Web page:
Tweetie begged for Diary of a Wimpy Kid book, arguing that they are so popular she has a hard time getting them from her skool library. (She's a good negotiator. Her teachers hate it.) I know she can read the Diaries, but they're a little beyond her emotional/experiential range, so I also bought her the first of [livejournal.com profile] dorihbutler's Buddy Files mysteries. Dogs plus mysteries? How could she ask for anything more?

And for myself--as if I need any more books!--I got Playground by 50 Cent. The cover copy was really good, and I skimmed a few pages, SOLD.

Are you buying books for people for Christmas? Which ones?

~~


 
cafenowhere: coffee cup with sugar packets that read WTF (jack skellington)

Our family's advent tradition is for Tweetie to unwrap a book every night until Christmas. Some of them are winter books, others are holiday-related, most are secondhand and rewrapped every year until Tweetie ages out of them. Then we donate them and search for a replacement to keep our stock at 24.

This year our first book was A Silly, Snowy Day by Michael Coleman and Gwyneth Williamson. This book, about a young turtle who refuses to hibernate when winter comes, has happy memories associated with it, since it was a gift from Tweetie's preschool. I get a soft, fuzzy feeling every time I see the "Happy Holidays!" sticker with the school name on it. Tweetie likes it because of the refrain: we each get to scoff "Ridiculous!" at some point in the story.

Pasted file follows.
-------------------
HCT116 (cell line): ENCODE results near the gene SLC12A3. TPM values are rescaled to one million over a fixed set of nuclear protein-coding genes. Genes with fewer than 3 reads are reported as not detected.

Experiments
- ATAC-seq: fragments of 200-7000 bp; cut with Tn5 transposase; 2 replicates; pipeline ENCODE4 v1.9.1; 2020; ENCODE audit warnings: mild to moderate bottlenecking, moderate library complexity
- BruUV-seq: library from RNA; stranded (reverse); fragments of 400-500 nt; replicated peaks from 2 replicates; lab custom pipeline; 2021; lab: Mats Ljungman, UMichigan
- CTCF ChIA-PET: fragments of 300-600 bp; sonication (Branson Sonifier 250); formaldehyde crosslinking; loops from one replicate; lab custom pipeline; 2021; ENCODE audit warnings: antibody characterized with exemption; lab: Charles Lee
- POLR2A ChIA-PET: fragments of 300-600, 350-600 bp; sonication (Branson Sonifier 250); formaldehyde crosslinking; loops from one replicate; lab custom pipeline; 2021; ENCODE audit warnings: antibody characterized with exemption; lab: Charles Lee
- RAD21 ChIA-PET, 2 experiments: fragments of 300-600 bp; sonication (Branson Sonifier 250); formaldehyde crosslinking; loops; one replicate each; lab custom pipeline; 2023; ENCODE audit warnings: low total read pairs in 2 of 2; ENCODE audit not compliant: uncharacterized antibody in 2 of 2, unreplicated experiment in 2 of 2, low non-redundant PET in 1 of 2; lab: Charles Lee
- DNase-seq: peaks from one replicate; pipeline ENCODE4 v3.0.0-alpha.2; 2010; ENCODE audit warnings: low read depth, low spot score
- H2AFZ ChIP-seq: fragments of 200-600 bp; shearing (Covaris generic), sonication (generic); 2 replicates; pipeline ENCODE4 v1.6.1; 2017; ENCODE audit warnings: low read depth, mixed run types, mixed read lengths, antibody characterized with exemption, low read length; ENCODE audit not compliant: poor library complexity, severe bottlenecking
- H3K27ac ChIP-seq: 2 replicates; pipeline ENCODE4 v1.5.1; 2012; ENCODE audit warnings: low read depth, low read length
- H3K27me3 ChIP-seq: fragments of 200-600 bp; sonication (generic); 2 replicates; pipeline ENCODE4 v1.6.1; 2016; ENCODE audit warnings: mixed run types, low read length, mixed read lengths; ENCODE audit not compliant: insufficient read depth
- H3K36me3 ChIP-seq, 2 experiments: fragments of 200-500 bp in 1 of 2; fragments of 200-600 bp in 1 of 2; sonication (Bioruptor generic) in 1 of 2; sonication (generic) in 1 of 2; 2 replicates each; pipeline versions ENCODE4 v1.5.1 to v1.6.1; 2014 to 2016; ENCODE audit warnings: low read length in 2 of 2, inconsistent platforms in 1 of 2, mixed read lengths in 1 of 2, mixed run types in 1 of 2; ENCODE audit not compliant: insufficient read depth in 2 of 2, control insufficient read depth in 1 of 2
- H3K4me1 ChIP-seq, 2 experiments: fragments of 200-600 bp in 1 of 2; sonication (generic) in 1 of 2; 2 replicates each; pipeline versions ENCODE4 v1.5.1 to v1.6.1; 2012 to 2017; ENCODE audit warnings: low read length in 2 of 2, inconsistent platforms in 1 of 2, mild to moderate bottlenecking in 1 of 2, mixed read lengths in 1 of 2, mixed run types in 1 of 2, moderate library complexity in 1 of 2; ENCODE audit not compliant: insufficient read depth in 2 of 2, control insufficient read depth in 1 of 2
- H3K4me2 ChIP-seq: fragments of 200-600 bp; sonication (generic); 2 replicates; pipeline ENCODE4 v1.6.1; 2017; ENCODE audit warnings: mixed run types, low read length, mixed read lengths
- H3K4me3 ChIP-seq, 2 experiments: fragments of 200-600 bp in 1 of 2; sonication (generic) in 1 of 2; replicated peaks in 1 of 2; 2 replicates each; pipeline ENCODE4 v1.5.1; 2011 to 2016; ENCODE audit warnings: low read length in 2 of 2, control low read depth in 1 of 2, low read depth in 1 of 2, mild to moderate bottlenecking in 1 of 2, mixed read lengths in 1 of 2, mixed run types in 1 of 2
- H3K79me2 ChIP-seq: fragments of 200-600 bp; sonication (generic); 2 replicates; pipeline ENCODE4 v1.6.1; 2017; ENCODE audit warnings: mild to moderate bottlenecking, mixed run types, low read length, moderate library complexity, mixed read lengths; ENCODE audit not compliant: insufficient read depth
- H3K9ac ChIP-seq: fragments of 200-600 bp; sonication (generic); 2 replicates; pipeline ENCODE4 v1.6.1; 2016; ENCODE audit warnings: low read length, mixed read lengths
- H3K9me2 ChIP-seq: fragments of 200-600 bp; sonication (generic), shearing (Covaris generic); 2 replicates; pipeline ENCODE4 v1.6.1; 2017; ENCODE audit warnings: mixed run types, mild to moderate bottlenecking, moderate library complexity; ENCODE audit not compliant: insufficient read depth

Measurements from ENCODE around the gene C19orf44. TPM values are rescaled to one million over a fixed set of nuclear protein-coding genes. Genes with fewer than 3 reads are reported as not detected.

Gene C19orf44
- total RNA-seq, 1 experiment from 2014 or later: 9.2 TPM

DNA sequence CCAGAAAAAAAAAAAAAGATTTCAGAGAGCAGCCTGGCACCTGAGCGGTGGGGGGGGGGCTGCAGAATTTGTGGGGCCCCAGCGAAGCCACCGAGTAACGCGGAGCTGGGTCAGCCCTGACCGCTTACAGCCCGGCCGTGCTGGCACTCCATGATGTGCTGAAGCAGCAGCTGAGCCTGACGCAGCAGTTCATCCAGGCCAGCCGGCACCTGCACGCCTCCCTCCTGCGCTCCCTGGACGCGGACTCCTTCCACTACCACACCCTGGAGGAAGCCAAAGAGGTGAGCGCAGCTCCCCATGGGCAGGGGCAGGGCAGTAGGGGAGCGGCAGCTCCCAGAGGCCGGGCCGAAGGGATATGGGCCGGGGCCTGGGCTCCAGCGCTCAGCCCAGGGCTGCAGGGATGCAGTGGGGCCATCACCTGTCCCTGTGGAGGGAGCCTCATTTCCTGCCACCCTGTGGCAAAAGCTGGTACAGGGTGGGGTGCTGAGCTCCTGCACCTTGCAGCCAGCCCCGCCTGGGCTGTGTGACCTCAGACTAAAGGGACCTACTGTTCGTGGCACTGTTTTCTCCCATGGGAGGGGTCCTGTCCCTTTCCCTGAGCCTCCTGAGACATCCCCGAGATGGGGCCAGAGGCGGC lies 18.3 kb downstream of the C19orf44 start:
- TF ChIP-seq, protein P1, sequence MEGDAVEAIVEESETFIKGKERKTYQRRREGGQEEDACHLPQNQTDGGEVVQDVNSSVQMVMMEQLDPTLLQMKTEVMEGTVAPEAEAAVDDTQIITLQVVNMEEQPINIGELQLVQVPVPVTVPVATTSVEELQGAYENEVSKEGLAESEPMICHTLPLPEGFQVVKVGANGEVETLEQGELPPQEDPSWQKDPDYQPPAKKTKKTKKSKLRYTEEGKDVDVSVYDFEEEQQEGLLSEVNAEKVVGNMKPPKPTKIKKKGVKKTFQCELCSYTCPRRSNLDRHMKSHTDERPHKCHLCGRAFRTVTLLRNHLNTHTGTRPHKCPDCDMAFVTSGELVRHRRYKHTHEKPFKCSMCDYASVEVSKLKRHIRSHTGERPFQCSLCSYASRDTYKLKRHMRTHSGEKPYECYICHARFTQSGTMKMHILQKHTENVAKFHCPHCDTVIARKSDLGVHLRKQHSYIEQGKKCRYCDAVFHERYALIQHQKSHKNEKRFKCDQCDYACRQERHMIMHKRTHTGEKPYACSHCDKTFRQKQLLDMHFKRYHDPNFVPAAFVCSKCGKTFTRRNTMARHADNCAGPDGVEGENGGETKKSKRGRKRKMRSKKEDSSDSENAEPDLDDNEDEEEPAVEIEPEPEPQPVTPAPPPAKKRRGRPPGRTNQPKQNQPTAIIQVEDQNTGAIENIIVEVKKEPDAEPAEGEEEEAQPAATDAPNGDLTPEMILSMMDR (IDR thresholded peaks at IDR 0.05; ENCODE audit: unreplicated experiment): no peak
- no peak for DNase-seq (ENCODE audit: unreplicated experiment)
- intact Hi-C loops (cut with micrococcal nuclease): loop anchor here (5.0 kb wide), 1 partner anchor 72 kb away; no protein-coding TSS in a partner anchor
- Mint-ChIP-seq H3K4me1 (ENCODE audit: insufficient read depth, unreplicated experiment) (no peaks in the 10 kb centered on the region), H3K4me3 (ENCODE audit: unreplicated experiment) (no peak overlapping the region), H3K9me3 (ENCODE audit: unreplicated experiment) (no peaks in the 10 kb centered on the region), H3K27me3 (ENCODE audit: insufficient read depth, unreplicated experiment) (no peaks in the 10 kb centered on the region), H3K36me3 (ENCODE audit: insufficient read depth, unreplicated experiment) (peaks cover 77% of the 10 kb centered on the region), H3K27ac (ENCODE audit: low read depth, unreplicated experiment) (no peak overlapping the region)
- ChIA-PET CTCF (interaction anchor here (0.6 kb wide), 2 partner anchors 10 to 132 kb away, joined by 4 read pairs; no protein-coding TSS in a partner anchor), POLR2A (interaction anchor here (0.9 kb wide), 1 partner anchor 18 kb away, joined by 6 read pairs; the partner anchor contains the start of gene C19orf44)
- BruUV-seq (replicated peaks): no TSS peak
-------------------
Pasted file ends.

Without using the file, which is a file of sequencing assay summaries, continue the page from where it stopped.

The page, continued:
Our second book was The Animals' Christmas Carol by Jerry Smath, a fairly tepid retelling of the Dickens' tale. What's marvelous about the book, though, is the illustrations, which are quite detailed and endearing. I like making up stories about the background characters in the pictures, such as the very proper panda or the clumsy kangaroo who don't get speaking roles but nevertheless seem to be characters living their own stories.

The third book was The Yule Lads by Brian Pilkington. This book was a gift from [livejournal.com profile] sarah_create and reminds me of the old Gnomes book by Wil Huygen. The book profiles each of the Yule Lads of Icelandic folklore, as well as their mother Grylla, her spouses, and even a Yule Cat. Speculative sidenotes ponder how the Lads have adapted to modern times: What does the Bowl Licker do now, when few families leave their dishes on the floor, and most homes have dishwashers? The illustrations are wonderfully grotesque, as befits old fairy tales. Tweetie found them unnerving the first year, but now pores over them with fascination.